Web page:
Maarten Decat

My last post was about the Chuck Norris joke WordPress plugin. That project has now been extended.

I’ve recently set up the website The goal is a free and open database of Chuck Norris jokes and facts, available as a RESTful web service and ready for anyone to use. A nice little extra is the possibility to change the name of the main character and star in the jokes yourself. I’ve already created some applications myself (the WordPress plugin and a jQuery plugin) but there is much more to come! If you want, you can cook something up yourself.

15.000 requests per day and counting, can’t guess how this will evolve :)

Chuck Norris WordPress plugin

Forgot to post on this before: Since my disappointment in Facebook about not being able to make a Chuck Norris joke profile box, I’ve found some other ways to put the database to work. As a first little project, I developed a simple WordPress plugin allowing you to add a Chuck Norris joke to your WordPress blog, possibly starring yourself. The plugin has been out there for over a month now, currently receiving about 1000 requests a day. If you have comments or remarks, please let me know!

No more Facebook profile boxes, no Chuck Norris jokes…

Chuck Norris jokes are awesome. And I think there are many out there who agree to that.

Last year, I started a collection of these jokes in a local database, now it contains over 400 of them. A couple of weeks ago, I got the idea to set up a Facebook application using this database. Wouldn’t it be cool to show a random Chuck Norris joke on your profile? And wouldn’t it be even cooler to show that joke, starring you instead of Chuck Norris? I thought so too.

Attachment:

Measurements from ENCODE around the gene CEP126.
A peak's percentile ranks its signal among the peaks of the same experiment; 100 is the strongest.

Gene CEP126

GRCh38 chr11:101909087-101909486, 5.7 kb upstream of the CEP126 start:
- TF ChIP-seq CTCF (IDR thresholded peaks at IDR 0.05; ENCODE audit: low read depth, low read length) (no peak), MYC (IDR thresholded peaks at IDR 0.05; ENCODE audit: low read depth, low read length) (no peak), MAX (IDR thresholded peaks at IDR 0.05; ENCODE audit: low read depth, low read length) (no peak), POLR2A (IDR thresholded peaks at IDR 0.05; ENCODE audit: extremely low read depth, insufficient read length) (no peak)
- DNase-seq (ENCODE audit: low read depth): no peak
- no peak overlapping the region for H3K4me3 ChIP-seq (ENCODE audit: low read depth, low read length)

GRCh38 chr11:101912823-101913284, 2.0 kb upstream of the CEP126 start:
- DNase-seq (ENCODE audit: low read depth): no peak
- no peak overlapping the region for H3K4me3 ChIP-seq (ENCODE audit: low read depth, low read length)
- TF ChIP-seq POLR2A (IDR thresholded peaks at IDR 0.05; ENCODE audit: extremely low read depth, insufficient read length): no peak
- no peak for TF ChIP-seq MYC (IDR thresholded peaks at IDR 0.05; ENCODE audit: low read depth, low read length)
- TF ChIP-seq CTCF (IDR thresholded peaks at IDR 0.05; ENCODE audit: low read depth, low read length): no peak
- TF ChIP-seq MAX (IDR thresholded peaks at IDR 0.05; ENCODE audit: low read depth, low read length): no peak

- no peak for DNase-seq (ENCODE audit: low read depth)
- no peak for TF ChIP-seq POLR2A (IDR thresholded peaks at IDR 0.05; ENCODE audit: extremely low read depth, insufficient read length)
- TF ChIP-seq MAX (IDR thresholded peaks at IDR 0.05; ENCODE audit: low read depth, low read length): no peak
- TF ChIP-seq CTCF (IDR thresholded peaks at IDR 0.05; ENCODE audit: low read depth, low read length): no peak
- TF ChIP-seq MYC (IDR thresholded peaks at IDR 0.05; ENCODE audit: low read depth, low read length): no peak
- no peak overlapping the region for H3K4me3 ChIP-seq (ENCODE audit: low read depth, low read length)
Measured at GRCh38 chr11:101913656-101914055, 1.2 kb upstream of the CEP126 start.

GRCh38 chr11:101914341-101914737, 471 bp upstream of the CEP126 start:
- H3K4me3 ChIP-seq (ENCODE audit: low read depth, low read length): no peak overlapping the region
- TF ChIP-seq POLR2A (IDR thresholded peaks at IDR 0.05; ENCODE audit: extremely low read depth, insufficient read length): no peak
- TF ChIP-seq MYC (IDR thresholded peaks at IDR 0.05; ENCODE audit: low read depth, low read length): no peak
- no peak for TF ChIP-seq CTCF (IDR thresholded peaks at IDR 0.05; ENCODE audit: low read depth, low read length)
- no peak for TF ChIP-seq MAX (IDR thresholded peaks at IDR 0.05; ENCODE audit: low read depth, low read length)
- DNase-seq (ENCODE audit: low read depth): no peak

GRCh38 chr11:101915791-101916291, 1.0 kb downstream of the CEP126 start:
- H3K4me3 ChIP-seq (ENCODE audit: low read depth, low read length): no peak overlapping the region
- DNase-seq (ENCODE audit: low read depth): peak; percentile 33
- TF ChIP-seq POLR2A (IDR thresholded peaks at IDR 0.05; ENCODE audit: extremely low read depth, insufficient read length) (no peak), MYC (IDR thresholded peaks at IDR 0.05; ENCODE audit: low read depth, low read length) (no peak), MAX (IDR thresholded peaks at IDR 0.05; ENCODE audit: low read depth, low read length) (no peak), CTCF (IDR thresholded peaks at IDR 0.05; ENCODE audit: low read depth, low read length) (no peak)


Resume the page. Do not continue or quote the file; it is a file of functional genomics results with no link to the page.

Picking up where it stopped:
So, I began developing this little app. The database would be addressable as a web service and the Facebook app would just use the user’s name to address this service. The app itself was finished in one day, but then I began to search on how to add the app to your Facebook profile. After a week of browsing through Facebook developer docs, forums and blog posts, I began wondering how something that simple could be so hard? Millions of apps have done this in the past, no?

But now I’ve found the answer. In a small blog post to it’s users, Facebook states “boxes on profiles and Pages […] will be going away.” It’s as simple as that, profile boxes aren’t supported any more. Personally, I can’t understand this decision. Customizing your profile was one of the neatest features of Facebook, in my opinion. And how can small applications gain publicity without profile boxes? Profile tabs? Yeah right…